Pollution-busting clothes set to boost air quality
Wearing clothes that purify the air could soon be a reality thanks to the development of liquid laundry additive that contains microscopic pollution-eating particles.
The novel idea could be brought to market within the next two years as plans are underway to commercialise the technology, developed by scientists at the University of Sheffield in collaboration with the London College of Fashion.
As clothes are washed with the CatClo additive, titanium dioxide nanoparticles grip onto the fabric - they later react with nitrogen oxide pollutants in the air and oxidise them.
The nitrogen oxides treated in this way are odourless and colourless and pose no pollution hazard as they are removed when the item of clothing is next washed, if they haven't already been dissipated harmlessly in sweat.
According to researchers, one person wearing such treated clothes would be able to remove around 5g of nitrogen oxides from the air in an average day - equivalent to the amount produced each day by the average family car.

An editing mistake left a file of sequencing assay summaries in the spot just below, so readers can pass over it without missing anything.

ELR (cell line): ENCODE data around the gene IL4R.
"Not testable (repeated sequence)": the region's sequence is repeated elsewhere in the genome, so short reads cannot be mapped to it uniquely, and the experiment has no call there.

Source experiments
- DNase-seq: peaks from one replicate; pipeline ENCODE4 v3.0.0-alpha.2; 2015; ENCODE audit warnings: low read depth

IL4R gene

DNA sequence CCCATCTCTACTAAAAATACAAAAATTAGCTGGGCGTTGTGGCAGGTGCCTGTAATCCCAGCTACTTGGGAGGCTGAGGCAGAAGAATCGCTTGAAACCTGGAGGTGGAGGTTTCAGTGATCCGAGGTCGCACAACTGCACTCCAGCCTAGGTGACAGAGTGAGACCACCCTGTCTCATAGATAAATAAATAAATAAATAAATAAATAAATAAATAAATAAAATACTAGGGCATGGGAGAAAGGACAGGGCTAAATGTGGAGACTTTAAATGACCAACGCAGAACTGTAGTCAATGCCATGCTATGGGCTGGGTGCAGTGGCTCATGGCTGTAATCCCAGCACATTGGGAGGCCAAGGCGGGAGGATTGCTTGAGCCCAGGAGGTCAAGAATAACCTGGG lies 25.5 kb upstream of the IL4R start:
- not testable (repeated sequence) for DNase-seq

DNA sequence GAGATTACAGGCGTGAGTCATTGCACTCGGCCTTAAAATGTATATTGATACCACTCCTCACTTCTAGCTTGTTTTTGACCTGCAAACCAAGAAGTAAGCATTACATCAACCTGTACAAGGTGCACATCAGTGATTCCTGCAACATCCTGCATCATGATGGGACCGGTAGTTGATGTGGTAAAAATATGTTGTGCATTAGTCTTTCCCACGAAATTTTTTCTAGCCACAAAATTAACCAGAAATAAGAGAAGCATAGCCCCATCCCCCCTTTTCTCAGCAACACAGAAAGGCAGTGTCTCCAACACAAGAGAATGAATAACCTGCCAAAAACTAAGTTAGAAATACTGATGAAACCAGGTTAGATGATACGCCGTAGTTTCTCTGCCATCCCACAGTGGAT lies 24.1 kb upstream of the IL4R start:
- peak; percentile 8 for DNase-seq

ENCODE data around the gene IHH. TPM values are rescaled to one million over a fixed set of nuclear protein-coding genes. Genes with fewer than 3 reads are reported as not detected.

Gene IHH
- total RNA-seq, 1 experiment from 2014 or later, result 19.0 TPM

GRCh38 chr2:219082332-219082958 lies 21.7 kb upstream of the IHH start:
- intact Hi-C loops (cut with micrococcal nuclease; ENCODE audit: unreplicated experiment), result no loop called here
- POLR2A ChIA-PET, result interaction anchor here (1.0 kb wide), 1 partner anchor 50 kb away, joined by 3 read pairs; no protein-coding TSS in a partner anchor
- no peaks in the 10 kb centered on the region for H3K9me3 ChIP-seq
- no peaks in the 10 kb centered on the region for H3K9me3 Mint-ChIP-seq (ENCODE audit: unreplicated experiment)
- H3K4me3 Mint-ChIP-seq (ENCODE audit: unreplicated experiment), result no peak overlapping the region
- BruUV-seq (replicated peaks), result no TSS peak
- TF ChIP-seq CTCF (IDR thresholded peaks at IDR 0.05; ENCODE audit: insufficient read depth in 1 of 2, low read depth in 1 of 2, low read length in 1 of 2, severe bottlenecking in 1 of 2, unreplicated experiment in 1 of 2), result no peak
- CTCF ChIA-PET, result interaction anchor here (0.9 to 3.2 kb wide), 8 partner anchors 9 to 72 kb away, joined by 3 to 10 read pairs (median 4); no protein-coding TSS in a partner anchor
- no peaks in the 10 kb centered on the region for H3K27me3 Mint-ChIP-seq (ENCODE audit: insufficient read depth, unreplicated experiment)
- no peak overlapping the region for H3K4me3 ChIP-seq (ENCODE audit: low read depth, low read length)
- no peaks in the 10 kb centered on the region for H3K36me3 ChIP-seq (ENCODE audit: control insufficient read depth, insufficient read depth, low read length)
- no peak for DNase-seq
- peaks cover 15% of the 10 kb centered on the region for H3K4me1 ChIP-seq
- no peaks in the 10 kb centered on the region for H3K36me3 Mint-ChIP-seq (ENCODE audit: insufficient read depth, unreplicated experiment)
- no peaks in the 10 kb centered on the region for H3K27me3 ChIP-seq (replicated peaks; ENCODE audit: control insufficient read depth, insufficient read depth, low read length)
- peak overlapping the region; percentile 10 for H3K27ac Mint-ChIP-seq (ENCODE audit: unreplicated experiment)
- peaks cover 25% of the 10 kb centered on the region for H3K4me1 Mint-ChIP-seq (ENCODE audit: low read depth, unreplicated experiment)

Professor Tony Ryan who has co-led the project said the additive was just one of the advances the University was making in the field of photocatalytic materials - materials that, in the presence of light, catalyse chemical reactions.
"If thousands of people in a typical town used the additive, the result would be a significant improvement in local air quality," he claimed.
"This additive creates the potential for community action to deliver a real environmental benefit that could actually help to cut disease and save lives."
The University is now working closely with a manufacturer of environmentally friendly cleaning products to commercialise the product.
Nitrogen oxides produced by road vehicle exhausts are a major source of ground-level air pollution in towns and cities, aggravating asthma and other respiratory diseases.